New review: The Weight
Ania Ostrowska // 12 December 2012
You probably know, whether you like it or not, what ‘Gangnam Style’ is.
A K-Pop (Korean Pop) single, released by South Korean musician PSY in July 2012, has been mentioned endlessly in popcultural context since then. The official YouTube video for the song has been viewed more than 935 million times as of now. And yes, before you ask, the “Gangnam Style to One Billion Views Campaigns” are already popping up on Facebook.
Just like the song referencing the hip Gangnam district of Seoul, the entire K-Pop enterprise is “the youngest, glossiest and highly successful South Korean cultural export”, as our contributor M. Lý-Eliot notices. However, it is not the only face of Seoul or South Korea, the country that has rapidly changed in last 50 years:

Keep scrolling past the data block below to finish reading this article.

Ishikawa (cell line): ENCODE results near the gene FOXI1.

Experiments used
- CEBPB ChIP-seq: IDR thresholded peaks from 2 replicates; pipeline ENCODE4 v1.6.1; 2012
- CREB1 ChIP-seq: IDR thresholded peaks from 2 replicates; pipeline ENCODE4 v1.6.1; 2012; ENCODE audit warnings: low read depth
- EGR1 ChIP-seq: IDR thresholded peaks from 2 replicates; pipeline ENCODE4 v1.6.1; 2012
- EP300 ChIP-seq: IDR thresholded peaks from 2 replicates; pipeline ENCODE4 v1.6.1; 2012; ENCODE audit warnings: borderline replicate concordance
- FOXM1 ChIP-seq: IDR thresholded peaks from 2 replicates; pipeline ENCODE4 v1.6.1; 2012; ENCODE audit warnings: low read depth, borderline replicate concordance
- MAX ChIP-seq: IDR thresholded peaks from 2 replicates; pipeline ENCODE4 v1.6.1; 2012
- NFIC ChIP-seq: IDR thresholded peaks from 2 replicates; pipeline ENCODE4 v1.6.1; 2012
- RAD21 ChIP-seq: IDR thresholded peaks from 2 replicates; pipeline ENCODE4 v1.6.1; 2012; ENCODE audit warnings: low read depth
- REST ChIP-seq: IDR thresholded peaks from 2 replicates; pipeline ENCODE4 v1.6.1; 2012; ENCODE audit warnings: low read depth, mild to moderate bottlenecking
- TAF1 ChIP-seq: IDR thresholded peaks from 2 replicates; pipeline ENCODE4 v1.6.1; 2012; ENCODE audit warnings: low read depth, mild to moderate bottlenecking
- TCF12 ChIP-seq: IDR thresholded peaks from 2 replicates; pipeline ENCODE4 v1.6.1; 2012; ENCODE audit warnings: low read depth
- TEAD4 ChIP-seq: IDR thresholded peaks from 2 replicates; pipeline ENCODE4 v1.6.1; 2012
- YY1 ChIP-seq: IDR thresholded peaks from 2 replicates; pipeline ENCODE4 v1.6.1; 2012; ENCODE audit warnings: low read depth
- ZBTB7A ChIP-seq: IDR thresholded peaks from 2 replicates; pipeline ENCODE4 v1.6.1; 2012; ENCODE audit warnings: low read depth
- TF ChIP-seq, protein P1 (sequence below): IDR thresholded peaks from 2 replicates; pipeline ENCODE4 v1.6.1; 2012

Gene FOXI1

Gender issues are highly contested in South Korea, a country where women’s lives have changed rapidly since the 1950s. In less than 100 years, women have gone from being heir producers in a feudalistic, colonised culture to being workers in an economy ranked 15th in the world in the UN human development index. To put this in perspective: France is ranked 20th, Finland – 22nd and Britain 28th. As South Korea increasingly exports its culture, Korean film and music become a primary arena where modern gender confrontations are played out.
M. Lý-Eliot reviews for us The Weight, a 2012 film by Korean arthouse director Jeon Kyu-Hwan, appreciating the challenge it provides for mainstream, and not only K-Pop, “sexy ladies” who “put their hair down when the right time comes”…
The image is a still from The Weight, courtesy of London Korean Film Festival.